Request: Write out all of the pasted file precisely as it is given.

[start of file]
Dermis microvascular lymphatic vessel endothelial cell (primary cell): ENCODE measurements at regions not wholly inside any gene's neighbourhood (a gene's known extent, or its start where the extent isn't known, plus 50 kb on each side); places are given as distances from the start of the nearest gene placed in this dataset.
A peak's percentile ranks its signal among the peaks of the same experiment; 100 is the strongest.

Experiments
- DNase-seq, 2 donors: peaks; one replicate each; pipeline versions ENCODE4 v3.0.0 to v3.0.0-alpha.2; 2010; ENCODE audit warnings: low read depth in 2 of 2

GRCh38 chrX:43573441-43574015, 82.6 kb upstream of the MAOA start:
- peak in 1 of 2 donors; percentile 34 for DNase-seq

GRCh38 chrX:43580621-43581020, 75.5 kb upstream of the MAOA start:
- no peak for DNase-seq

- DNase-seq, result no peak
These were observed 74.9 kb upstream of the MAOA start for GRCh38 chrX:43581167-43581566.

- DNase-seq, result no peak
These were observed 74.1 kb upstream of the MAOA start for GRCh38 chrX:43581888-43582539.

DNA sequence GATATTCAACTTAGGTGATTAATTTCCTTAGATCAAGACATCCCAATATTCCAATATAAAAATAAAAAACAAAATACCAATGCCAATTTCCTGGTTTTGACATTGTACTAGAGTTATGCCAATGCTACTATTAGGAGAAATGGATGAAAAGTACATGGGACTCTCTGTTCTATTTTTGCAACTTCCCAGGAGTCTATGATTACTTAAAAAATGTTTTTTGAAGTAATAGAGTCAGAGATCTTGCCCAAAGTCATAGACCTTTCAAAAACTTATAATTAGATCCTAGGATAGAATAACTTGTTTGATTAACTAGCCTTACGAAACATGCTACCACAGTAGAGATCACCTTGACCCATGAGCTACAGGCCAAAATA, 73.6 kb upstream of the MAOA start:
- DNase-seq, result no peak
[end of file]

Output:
Dermis microvascular lymphatic vessel endothelial cell (primary cell): ENCODE measurements at regions not wholly inside any gene's neighbourhood (a gene's known extent, or its start where the extent isn't known, plus 50 kb on each side); places are given as distances from the start of the nearest gene placed in this dataset.
A peak's percentile ranks its signal among the peaks of the same experiment; 100 is the strongest.

Experiments
- DNase-seq, 2 donors: peaks; one replicate each; pipeline versions ENCODE4 v3.0.0 to v3.0.0-alpha.2; 2010; ENCODE audit warnings: low read depth in 2 of 2

GRCh38 chrX:43573441-43574015, 82.6 kb upstream of the MAOA start:
- peak in 1 of 2 donors; percentile 34 for DNase-seq

GRCh38 chrX:43580621-43581020, 75.5 kb upstream of the MAOA start:
- no peak for DNase-seq

- DNase-seq, result no peak
These were observed 74.9 kb upstream of the MAOA start for GRCh38 chrX:43581167-43581566.

- DNase-seq, result no peak
These were observed 74.1 kb upstream of the MAOA start for GRCh38 chrX:43581888-43582539.

DNA sequence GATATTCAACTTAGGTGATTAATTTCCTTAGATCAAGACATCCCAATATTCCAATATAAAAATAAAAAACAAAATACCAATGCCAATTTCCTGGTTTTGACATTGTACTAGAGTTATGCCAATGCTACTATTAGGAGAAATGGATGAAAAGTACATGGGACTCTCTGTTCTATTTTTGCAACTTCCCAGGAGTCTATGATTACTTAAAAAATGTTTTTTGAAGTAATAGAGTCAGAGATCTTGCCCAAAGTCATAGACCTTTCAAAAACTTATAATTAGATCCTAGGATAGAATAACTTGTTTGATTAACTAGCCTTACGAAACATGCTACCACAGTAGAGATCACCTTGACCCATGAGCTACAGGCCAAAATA, 73.6 kb upstream of the MAOA start:
- DNase-seq, result no peak